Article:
Today's photo is a yellow-bellied sapsucker (Sphyrapicus varius), a medium-sized woodpecker found in Maine. These birds feed by drilling holes in the tree and drinking the sap. They can be found in Maine during the summer, but migrate south to the southern US, Mexico and Central America in the winter.
Yellow-bellied suckers sometimes visit suet feeders, but are most often seen in wooded areas. This male was seen on a chokecherry tree near my bird feeders.
According to All About Birds at Cornell Lab, the drilled holes made by the Yellow-bellied sapsucker are called sapwells. Sapwells also provide sap for the Ruby Throated Hummingbird.
If you see this bird in your backyard, or you observe rows of tiny holes in a tree, be on the lookout of hummingbirds who may stop for a sip of tasty sap.
Chickadees are a common sight in Maine, especially in the winter. While the black capped chickadee (Poecile atricapillus) is the most common chickadee in Maine, you may see Carolina chickadees, Boreal chickadees or even hybrids as the result of crossbreeding. These little birds flock to bird feeders gobbling up sunflower seeds while singing their cheery song of chick a dee dee dee. Interestingly, they were named by English settlers who first called them a chickadeedee. The name was later shortened to chickadee.
Chickadees are said to symbolize courage, curiosity and bravery, but that is not what they conjure up for me. Chickadees always remind me of my mother and her love for the natural world. These tiny birds were always her favorite as they flocked around her whenever she stepped out with fresh food.
Seeing or hearing chickadees brings a smile to my face as I know my mother's spirit cannot be far away.
This year I grew Heinz Processor tomatoes for the first time and was very surprised with the results. These tomatoes were amazing producers and proved to be a great processing tomato. Here’s a breakdown of my thoughts about Heinz processor tomatoes.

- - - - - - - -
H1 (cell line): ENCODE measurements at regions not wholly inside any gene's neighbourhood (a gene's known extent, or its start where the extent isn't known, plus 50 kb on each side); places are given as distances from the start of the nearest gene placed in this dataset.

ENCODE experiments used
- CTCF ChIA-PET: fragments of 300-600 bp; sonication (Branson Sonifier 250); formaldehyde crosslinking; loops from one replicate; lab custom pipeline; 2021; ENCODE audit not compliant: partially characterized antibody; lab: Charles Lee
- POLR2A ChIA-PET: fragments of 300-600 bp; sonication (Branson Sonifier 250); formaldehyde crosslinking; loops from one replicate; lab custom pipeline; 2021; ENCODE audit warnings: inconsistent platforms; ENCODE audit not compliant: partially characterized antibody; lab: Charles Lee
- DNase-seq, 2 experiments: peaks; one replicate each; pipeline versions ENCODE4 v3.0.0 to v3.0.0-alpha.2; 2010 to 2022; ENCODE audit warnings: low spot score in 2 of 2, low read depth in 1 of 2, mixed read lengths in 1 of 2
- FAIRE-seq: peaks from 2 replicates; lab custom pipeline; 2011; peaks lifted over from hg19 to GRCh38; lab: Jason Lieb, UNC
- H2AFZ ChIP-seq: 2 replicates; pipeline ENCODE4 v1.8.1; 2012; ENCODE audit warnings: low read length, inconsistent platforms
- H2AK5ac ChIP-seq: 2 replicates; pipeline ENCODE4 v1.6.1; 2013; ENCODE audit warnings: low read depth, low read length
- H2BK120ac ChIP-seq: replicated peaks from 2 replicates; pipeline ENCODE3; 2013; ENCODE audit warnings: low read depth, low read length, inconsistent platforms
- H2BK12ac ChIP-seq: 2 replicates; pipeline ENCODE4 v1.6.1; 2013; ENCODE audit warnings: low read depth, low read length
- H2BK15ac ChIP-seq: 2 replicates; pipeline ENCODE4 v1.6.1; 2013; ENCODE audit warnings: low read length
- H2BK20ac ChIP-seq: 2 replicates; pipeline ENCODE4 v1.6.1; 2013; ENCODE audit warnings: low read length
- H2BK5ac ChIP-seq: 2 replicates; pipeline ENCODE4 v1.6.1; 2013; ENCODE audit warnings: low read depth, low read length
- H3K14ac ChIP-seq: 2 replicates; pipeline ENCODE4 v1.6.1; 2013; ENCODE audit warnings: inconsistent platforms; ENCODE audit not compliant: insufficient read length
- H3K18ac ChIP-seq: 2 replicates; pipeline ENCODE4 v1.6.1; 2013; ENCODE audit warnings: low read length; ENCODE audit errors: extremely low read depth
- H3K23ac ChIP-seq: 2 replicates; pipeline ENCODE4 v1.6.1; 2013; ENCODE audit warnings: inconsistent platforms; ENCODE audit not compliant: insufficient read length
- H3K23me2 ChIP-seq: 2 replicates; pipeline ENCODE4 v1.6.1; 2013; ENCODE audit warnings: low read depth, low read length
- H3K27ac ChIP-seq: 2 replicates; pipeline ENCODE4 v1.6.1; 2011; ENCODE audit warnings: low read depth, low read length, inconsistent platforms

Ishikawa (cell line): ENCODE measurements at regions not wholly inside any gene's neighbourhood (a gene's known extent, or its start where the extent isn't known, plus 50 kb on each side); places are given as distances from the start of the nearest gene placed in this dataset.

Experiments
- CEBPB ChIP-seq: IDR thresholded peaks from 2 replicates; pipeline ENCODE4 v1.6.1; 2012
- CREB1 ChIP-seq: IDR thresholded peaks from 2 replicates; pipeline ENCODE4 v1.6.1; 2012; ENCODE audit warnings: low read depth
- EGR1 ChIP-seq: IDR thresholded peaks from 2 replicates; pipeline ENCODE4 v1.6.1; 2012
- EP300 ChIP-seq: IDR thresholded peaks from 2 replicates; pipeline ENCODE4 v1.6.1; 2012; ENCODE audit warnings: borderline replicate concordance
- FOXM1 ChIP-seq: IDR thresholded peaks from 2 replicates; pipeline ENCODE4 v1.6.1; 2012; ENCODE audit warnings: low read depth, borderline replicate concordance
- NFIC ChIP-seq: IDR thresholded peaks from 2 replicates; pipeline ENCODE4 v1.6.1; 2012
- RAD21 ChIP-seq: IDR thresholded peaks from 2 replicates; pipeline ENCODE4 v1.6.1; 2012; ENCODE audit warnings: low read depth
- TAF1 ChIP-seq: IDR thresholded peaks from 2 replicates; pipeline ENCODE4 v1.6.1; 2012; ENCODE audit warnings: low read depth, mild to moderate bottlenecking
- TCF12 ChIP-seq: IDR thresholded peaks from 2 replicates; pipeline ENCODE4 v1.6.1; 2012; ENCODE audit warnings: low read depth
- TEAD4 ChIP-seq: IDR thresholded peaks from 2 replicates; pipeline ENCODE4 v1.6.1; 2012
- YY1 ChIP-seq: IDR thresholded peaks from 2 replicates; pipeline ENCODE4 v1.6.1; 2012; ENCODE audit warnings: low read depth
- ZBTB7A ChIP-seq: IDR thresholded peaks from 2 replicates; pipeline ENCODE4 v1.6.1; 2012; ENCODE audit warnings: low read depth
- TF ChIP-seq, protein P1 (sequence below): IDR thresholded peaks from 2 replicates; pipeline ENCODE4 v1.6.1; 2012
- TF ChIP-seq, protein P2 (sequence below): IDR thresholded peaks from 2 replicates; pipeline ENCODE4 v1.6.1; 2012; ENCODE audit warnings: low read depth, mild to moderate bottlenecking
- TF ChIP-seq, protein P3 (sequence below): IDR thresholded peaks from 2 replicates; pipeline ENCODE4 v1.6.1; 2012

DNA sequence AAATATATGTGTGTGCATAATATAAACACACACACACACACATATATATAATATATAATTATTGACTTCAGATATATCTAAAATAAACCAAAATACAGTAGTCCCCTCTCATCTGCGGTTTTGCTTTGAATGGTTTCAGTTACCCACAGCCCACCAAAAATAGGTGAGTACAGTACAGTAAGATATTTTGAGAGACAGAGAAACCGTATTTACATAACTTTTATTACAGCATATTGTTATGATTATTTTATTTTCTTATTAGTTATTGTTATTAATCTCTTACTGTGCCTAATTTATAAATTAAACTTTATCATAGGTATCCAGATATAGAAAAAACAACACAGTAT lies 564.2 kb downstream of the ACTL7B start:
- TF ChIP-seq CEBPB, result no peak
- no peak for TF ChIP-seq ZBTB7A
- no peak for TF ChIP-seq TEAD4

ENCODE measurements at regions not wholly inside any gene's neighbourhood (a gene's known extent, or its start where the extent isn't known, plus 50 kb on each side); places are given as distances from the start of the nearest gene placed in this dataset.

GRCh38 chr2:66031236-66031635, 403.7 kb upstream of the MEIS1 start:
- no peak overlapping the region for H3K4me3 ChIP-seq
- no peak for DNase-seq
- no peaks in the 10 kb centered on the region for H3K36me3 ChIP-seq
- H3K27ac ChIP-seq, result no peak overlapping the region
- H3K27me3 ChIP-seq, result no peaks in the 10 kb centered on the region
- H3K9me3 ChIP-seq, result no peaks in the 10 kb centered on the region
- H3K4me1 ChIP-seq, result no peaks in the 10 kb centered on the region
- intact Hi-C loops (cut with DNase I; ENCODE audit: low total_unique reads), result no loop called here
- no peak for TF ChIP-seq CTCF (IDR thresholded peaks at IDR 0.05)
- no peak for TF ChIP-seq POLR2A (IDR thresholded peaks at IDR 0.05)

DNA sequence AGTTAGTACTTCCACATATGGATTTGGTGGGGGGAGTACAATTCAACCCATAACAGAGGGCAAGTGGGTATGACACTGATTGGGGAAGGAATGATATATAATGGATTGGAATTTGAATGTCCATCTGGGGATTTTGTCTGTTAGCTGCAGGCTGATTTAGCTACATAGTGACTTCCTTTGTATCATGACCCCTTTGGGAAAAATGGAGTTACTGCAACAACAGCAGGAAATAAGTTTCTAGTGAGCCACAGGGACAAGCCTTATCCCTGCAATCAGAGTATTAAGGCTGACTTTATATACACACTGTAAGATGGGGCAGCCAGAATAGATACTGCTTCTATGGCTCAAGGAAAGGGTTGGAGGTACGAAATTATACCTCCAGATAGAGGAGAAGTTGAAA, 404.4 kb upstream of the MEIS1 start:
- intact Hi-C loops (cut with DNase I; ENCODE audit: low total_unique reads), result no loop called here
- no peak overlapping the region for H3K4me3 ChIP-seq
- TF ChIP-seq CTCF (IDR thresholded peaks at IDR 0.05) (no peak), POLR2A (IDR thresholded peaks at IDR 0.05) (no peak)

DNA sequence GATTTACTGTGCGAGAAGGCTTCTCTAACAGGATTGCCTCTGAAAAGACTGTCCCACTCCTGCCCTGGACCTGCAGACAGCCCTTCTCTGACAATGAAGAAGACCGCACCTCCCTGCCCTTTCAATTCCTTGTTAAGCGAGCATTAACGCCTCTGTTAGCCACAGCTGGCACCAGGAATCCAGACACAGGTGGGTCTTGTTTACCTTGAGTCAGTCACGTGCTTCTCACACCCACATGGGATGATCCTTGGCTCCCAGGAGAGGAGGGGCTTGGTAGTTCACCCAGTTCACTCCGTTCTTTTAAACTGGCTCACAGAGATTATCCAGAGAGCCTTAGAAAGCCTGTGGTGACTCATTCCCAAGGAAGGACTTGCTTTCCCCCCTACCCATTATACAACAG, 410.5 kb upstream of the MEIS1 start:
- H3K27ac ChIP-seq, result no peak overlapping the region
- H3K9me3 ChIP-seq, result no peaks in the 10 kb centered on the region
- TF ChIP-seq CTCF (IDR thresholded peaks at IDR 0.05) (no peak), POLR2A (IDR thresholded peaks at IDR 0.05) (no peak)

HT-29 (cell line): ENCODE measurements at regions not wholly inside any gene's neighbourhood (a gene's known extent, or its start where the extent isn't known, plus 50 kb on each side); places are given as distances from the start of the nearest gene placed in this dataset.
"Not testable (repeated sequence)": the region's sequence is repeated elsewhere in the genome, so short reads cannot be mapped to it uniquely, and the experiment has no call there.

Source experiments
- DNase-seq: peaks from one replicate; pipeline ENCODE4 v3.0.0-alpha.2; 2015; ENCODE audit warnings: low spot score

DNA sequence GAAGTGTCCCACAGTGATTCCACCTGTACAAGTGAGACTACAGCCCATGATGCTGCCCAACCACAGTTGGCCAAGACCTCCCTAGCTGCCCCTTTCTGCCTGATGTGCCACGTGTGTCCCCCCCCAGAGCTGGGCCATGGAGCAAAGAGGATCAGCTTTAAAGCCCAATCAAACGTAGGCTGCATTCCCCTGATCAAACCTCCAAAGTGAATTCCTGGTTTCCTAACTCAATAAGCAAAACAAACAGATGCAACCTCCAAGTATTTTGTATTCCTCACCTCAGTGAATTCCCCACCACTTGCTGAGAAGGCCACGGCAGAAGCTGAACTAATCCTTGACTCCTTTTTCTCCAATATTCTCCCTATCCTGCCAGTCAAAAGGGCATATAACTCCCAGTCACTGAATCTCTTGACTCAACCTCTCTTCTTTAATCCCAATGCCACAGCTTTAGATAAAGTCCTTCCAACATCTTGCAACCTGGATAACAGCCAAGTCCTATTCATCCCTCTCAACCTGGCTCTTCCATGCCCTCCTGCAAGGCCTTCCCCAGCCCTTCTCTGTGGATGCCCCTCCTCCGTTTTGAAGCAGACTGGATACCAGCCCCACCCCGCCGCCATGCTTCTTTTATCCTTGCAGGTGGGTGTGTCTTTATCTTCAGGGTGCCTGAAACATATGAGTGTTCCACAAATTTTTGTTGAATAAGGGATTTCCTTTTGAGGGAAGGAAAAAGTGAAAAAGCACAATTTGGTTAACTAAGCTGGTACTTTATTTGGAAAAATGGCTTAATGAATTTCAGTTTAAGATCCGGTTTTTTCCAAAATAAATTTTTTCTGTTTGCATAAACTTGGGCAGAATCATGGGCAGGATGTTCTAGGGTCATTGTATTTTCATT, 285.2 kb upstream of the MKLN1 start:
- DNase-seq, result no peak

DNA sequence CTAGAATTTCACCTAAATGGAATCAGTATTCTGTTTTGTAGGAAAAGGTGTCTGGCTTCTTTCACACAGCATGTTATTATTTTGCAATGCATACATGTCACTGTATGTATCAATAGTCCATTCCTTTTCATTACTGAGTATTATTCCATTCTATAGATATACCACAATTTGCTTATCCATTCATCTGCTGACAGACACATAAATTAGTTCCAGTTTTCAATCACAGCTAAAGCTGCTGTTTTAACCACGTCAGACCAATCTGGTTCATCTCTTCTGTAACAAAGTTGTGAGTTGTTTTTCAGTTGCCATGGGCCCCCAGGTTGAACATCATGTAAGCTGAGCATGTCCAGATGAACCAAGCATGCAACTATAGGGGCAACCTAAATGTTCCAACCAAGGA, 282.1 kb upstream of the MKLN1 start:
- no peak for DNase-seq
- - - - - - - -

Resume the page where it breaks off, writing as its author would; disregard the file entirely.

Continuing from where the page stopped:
Production: These prolific producers started producing fairly early and kept going until the threat of frost in the fall. One tomato plant produced an amazing 71 tomatoes with many small tomatoes still forming on the vine. Most of the plants produced 40 or 50 tomatoes.
Fruit Size and Shape: These tomatoes proved to be uniform globe-shaped with most of the tomatoes falling within the medium (3-inch) range. They were similar in appearance to Early Girl tomatoes.
Flavor: These tomatoes were not as flavorful as a beefsteak tomato and might not be your favorite for slicing on burgers or tossing in salads, but they were fantastic for canning salsa, diced tomatoes and other sauces.
Overall Pros: Heinz processor tomatoes were hands down the most prolific producer I have ever grown. These meaty tomatoes processed well and retained a good flavor when canned.
Overall Cons: Although their flavor was better than supermarket tomato varieties, they did not have a robust tomatoey flavor expected from homegrown tomatoes. I liked them in salads but prefer a juicier slice of tomato for burgers and sandwiches. If you only grow tomatoes for eating fresh, this tomato probably shouldn’t be your first choice but they are a great choice for canning.
Heinz processor tomato plants were massive. I grew mine in 48-inch wire tomato cages, but that still wasn’t enough to support them. I added fiberglass stakes to stabilize the wire cages, but that still didn’t do the trick as the entire plants toppled by mid-August, bending both the cage and the fiberglass stakes. If you choose to grow Heinz processor tomatoes, make sure you have heavy supports in place when you transplant the seedlings.
I will definitely grow Heinz processor tomatoes again next year, but there are a couple of things I will do differently.
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